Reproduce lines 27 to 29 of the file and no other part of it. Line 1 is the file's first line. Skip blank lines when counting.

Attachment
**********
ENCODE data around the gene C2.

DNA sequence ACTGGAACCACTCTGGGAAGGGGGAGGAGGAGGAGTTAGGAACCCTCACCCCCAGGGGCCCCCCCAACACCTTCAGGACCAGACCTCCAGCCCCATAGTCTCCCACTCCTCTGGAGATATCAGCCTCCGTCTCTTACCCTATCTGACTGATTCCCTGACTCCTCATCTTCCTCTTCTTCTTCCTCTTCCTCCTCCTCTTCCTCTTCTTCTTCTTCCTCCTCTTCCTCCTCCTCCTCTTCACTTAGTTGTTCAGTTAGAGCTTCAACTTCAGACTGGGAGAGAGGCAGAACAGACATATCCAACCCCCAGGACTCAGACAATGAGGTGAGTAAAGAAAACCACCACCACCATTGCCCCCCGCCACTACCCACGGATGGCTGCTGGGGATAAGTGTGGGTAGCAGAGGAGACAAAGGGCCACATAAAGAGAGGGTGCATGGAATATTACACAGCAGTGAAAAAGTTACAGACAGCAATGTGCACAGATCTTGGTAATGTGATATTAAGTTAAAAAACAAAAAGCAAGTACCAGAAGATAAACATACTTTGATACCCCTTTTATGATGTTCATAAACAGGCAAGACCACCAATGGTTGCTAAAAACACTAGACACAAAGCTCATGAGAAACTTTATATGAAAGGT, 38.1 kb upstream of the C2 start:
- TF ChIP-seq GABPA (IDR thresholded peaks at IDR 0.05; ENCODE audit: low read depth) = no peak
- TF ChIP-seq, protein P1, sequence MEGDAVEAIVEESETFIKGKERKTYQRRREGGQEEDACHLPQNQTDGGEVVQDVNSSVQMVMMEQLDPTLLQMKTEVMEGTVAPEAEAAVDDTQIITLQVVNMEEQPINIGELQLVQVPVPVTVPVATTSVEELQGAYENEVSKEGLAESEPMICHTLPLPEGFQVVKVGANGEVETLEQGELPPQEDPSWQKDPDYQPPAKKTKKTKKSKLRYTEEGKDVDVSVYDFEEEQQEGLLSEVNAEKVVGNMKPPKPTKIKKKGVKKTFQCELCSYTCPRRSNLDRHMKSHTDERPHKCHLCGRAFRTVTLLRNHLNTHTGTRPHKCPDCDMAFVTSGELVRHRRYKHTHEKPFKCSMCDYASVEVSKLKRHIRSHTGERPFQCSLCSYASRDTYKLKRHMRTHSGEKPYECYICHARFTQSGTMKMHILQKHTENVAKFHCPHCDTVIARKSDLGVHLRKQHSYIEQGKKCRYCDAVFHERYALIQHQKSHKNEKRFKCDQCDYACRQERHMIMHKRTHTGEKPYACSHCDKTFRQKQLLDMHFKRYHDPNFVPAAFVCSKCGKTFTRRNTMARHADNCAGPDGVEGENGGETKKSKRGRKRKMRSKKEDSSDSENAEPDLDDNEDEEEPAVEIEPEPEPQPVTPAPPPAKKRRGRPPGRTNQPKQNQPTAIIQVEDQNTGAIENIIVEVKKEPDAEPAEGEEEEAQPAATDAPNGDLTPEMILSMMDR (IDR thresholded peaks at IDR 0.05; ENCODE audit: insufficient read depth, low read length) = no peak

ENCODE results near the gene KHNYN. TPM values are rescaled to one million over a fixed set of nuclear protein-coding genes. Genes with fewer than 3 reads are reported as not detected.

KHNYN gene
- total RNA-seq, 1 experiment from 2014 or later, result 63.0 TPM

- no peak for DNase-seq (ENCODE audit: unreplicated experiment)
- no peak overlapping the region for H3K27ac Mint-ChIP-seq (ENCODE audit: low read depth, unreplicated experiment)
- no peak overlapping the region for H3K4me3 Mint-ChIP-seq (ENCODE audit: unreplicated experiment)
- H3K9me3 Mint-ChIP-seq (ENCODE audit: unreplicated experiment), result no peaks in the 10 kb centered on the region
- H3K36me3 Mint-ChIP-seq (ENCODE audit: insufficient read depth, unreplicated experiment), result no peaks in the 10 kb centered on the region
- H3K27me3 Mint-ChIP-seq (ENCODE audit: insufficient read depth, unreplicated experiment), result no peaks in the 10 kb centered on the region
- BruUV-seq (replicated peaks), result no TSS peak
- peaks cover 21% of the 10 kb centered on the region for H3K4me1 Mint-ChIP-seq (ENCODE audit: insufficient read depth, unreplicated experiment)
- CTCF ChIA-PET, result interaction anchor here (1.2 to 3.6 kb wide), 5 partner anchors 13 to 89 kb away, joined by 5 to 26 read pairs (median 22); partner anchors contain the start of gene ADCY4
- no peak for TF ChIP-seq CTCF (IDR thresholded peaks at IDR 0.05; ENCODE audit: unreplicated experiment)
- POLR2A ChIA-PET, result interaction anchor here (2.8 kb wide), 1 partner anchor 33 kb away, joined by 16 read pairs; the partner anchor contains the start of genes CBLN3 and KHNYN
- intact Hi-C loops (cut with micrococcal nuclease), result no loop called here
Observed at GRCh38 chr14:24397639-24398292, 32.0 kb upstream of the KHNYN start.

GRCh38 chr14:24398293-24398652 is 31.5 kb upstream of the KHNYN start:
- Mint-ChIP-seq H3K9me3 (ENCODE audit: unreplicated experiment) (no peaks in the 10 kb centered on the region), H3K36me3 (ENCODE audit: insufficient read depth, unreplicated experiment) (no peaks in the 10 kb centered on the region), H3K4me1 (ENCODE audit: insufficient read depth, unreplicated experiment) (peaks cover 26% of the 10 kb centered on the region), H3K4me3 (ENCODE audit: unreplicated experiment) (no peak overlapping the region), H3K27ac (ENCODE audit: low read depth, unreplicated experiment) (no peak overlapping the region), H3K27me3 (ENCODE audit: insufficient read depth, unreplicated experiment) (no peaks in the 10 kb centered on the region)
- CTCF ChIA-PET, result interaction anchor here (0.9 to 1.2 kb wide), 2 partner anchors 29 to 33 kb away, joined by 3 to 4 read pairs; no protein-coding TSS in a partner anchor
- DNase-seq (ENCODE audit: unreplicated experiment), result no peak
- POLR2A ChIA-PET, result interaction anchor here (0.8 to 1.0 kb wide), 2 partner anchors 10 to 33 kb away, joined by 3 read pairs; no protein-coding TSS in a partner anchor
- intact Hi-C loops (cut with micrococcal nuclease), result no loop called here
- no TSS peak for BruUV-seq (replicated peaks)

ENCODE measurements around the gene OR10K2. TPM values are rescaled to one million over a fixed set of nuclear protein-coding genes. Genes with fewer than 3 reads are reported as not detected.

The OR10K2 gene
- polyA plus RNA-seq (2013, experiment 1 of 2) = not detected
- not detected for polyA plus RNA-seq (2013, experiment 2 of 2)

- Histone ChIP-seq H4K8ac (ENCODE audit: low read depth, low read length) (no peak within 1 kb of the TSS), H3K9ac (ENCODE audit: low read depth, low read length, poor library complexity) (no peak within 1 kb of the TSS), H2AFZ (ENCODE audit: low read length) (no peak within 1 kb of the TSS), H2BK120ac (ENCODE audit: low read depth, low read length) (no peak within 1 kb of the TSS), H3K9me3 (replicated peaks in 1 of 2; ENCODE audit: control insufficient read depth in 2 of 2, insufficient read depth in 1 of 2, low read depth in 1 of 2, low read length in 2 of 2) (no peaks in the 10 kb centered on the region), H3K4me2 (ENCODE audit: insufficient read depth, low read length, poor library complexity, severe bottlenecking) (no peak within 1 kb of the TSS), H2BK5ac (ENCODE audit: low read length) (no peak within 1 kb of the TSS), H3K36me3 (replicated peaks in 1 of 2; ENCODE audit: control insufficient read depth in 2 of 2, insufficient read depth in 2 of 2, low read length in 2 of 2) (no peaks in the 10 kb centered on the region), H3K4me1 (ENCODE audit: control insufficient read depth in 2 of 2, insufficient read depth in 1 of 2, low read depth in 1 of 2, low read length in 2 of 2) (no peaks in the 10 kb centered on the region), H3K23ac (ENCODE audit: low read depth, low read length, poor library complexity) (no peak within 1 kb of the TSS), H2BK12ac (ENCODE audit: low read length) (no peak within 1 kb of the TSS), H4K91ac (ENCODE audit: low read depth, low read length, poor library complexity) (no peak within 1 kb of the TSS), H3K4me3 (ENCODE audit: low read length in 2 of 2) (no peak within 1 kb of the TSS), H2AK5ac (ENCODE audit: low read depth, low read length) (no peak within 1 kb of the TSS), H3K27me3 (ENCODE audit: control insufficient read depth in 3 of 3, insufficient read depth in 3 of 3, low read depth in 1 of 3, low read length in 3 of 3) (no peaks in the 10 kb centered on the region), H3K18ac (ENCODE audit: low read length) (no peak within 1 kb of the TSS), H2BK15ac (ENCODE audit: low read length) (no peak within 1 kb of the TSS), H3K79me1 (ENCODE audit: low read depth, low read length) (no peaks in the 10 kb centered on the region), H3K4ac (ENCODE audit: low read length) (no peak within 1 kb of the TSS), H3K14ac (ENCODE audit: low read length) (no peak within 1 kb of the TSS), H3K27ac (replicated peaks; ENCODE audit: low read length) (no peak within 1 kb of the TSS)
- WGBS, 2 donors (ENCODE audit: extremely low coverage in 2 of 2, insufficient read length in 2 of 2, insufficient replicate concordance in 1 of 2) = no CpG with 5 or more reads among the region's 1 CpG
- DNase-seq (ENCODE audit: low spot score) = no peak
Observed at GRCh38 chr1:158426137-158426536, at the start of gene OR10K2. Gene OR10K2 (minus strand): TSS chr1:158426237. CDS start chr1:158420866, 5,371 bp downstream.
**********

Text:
- no TSS peak for BruUV-seq (replicated peaks)

ENCODE measurements around the gene OR10K2. TPM values are rescaled to one million over a fixed set of nuclear protein-coding genes. Genes with fewer than 3 reads are reported as not detected.

The OR10K2 gene